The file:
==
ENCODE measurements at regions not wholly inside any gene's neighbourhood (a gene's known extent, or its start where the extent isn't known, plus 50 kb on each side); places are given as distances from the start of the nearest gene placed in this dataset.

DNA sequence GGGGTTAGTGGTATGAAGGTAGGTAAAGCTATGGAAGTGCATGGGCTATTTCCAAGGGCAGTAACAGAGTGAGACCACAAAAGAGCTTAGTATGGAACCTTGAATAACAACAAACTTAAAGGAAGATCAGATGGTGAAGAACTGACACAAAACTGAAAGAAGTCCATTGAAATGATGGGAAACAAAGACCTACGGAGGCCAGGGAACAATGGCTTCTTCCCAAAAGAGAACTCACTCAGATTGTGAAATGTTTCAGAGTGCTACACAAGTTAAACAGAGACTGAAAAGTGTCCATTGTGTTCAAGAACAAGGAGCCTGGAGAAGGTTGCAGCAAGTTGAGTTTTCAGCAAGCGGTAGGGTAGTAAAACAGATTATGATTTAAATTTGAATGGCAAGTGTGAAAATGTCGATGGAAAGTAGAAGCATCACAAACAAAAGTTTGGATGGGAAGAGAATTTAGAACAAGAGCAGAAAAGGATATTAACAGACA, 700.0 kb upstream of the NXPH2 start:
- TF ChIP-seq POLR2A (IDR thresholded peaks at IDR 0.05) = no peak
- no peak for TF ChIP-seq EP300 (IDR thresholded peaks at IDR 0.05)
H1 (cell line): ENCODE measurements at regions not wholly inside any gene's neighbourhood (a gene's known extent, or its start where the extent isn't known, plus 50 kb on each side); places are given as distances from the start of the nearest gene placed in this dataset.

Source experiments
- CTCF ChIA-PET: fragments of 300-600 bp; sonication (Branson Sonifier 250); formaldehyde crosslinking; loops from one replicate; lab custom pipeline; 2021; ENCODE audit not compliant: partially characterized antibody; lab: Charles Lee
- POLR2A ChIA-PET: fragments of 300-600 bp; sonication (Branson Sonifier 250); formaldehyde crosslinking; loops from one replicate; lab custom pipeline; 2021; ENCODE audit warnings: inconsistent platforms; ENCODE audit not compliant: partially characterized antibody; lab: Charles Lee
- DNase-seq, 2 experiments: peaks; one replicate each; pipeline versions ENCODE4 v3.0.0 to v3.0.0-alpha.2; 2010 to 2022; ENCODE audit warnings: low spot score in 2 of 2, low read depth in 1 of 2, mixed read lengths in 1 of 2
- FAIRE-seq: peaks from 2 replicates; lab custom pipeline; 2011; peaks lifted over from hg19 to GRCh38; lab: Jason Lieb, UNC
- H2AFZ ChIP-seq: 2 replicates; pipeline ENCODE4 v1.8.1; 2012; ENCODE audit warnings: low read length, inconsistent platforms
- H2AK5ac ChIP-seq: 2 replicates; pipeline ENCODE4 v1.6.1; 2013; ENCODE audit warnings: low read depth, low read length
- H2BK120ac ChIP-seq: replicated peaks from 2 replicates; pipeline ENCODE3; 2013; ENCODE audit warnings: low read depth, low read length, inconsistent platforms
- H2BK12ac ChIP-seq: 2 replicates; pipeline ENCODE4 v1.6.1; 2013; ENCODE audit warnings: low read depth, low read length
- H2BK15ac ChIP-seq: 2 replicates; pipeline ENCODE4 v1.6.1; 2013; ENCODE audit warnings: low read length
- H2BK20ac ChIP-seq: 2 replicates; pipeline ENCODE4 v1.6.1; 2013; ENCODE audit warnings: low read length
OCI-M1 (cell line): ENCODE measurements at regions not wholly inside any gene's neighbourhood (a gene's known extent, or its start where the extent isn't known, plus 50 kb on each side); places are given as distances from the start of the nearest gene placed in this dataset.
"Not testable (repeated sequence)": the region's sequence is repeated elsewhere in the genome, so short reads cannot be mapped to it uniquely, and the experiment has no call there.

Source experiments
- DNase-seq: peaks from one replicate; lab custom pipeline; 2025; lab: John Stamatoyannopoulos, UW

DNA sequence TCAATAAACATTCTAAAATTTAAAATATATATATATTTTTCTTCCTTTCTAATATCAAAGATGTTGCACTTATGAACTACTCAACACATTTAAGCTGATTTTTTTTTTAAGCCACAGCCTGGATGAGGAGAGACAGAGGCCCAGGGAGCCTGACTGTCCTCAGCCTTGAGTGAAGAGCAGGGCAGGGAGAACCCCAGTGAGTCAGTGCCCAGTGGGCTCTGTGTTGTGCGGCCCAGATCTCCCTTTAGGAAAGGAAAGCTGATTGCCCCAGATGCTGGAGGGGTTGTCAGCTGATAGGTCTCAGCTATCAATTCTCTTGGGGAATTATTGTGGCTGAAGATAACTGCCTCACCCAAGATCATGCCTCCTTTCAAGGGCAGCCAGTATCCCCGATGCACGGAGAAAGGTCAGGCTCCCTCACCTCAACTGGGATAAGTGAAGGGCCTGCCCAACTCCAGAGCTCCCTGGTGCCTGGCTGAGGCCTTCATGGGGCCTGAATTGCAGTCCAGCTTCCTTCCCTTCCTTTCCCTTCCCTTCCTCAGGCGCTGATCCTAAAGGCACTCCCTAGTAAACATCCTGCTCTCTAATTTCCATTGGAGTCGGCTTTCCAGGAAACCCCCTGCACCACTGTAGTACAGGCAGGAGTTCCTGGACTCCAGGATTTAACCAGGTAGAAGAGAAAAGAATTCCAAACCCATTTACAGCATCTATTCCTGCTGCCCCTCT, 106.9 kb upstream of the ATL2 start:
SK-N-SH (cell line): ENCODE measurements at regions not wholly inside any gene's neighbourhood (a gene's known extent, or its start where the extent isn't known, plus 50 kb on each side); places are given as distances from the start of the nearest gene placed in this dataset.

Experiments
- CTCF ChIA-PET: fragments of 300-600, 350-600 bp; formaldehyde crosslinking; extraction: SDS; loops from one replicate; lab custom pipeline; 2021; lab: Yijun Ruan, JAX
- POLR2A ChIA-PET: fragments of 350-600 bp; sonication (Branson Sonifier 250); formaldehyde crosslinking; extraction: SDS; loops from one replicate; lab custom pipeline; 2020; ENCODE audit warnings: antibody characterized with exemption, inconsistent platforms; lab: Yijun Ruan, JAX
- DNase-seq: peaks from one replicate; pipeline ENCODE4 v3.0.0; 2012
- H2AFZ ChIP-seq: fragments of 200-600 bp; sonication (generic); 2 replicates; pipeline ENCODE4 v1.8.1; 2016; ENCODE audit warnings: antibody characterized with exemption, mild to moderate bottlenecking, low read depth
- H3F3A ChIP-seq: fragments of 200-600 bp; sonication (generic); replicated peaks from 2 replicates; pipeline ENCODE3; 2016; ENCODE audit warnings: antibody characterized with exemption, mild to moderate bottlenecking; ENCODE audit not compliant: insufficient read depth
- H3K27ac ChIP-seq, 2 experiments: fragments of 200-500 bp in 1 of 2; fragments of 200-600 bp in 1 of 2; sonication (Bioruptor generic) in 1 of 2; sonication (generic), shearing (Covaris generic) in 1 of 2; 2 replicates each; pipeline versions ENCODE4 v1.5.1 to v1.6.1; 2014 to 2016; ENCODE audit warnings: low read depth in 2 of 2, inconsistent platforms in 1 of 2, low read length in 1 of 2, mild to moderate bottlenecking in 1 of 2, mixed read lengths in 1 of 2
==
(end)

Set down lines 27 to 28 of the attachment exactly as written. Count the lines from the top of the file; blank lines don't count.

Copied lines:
- H2AFZ ChIP-seq: fragments of 200-600 bp; sonication (generic); 2 replicates; pipeline ENCODE4 v1.8.1; 2016; ENCODE audit warnings: antibody characterized with exemption, mild to moderate bottlenecking, low read depth
- H3F3A ChIP-seq: fragments of 200-600 bp; sonication (generic); replicated peaks from 2 replicates; pipeline ENCODE3; 2016; ENCODE audit warnings: antibody characterized with exemption, mild to moderate bottlenecking; ENCODE audit not compliant: insufficient read depth